Molecular structure of new fat makes a difference
March 1, 2013
by Laurie Gorton
Taking a different approach, oil chemists at P&G Food Ingredients converted the company’s Olean, a zero-calorie liquid oil, into a drop-in zero-trans, low-saturate, low-calorie replacement for full-fat, trans-free and partially hydrogenated vegetable shortenings.
With two-thirds of Americans now considered overweight or obese, consumers are bombarded by messages about the dangers of obesity and the role food plays in this health problem. “While there is growing interest in pursuing healthier lifestyles, it’s often difficult to sacrifice the pleasure of baked foods,” said Peter Y.T. Lin, PhD, principal scientist, P&G Food Ingredients, Cincinnati, OH. The new shortening creates foods that maintain the taste of their full-fat counterparts with a much lower fat content and calorie count.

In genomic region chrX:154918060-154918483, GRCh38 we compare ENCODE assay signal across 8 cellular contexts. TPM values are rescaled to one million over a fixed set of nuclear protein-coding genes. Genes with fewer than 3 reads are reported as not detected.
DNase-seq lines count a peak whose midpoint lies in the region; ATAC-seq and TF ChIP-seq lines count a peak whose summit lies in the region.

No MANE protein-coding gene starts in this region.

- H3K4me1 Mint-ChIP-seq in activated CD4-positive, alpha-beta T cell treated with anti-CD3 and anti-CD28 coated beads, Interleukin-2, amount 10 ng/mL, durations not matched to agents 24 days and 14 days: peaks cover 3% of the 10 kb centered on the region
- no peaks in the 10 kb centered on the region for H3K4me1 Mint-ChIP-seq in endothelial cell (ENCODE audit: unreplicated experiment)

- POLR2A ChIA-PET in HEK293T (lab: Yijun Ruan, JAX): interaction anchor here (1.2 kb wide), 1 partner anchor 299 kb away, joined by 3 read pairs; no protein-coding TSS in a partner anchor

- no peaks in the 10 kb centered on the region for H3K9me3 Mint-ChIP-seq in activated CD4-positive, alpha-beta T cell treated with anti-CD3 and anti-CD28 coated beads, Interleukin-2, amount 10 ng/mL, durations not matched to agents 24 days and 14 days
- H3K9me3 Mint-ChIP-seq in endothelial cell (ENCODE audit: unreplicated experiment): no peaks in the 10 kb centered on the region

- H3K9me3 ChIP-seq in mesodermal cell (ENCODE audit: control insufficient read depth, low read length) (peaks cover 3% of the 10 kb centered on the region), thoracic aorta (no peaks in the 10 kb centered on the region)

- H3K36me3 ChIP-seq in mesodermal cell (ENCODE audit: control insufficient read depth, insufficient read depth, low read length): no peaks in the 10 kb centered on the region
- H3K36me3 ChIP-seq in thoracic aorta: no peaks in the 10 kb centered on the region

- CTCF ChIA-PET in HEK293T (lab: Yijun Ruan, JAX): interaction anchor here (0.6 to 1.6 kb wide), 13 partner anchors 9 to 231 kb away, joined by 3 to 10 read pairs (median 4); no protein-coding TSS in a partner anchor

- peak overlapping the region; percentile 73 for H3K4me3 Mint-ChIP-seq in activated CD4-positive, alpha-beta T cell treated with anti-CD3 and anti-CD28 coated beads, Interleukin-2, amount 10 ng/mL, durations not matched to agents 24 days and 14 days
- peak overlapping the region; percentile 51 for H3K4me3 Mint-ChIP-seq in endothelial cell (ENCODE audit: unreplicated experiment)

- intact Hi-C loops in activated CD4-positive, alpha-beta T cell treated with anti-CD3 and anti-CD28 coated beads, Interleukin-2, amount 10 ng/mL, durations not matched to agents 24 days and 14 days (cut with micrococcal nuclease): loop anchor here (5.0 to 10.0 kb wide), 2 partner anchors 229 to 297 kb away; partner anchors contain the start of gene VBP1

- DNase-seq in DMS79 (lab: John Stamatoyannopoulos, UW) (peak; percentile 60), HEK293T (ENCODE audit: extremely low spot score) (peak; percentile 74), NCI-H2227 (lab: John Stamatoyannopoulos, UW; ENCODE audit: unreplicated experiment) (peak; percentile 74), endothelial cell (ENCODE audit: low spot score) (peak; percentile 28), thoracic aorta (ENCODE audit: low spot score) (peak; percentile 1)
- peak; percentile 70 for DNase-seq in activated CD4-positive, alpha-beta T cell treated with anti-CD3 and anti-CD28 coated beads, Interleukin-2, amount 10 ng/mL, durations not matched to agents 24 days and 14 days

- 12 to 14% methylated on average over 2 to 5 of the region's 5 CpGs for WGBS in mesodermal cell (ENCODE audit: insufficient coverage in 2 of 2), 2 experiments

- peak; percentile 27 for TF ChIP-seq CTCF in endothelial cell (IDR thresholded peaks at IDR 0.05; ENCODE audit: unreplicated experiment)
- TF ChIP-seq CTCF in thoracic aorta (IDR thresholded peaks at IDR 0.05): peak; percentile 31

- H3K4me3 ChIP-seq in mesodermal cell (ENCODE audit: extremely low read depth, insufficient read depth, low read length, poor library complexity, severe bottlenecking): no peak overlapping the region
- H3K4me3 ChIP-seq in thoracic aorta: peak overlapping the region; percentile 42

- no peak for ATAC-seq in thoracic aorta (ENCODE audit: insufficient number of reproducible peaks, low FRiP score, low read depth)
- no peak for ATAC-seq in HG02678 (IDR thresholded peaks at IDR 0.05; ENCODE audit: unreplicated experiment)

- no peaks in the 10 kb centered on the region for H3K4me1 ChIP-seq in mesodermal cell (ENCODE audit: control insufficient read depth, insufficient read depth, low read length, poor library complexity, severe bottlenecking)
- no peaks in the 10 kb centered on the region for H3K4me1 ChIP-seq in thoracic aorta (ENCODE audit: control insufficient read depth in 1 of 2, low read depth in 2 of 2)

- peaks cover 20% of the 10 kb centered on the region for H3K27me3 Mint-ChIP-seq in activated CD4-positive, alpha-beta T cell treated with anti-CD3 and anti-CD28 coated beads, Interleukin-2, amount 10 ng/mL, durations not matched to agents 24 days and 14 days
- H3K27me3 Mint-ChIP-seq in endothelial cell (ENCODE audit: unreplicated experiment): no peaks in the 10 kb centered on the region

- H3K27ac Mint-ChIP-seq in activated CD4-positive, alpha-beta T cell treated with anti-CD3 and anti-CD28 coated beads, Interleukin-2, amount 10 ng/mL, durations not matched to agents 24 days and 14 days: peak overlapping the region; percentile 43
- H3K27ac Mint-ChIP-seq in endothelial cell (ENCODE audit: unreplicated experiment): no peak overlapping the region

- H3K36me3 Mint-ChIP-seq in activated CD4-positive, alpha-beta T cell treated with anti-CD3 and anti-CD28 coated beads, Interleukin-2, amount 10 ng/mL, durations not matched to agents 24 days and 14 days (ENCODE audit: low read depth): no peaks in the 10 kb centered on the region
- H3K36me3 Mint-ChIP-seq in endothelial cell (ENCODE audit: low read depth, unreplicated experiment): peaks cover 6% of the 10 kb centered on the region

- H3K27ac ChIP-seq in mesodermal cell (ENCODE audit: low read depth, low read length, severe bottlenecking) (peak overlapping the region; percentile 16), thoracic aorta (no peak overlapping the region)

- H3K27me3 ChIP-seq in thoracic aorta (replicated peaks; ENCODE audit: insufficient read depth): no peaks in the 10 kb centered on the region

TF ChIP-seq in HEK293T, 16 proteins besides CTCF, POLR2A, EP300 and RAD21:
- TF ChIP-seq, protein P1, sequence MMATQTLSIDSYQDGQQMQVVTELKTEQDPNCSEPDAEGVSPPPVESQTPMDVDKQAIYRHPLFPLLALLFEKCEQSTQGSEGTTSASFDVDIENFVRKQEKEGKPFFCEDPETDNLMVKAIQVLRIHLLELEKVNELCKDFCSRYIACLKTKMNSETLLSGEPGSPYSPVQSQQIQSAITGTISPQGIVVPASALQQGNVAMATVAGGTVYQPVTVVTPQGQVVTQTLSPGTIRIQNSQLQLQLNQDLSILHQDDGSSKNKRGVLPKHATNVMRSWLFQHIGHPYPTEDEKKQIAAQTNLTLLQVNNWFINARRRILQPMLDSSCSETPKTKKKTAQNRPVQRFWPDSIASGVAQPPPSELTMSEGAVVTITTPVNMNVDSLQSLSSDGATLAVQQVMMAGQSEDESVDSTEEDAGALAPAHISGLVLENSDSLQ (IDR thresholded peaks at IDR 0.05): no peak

The new shortening takes advantage of two breakthroughs in oil chemistry. First, Olean is a proprietary form of olestra, a liquid oil with a fat molecule too large to be digested. Second, Olean shortening uses as its hard fat Trancendim, an oil structuring agent developed by Caravan Ingredients, Lenexa, KS. The shortening contains no trans fats and far fewer saturated fats than other zero-trans bakery shortenings.
“Our bakery customers do not have to make significant recipe changes, saving development time and labor,” explained Donald Appleby, marketing manager, P&G Food Ingredients. One such customer, Busken Bakery in Cincinnati, developed its Skinny Cookie with Olean shortening. Launched two years ago, the low-calorie cookie fueled a 36% surge in the bakery’s cookie business.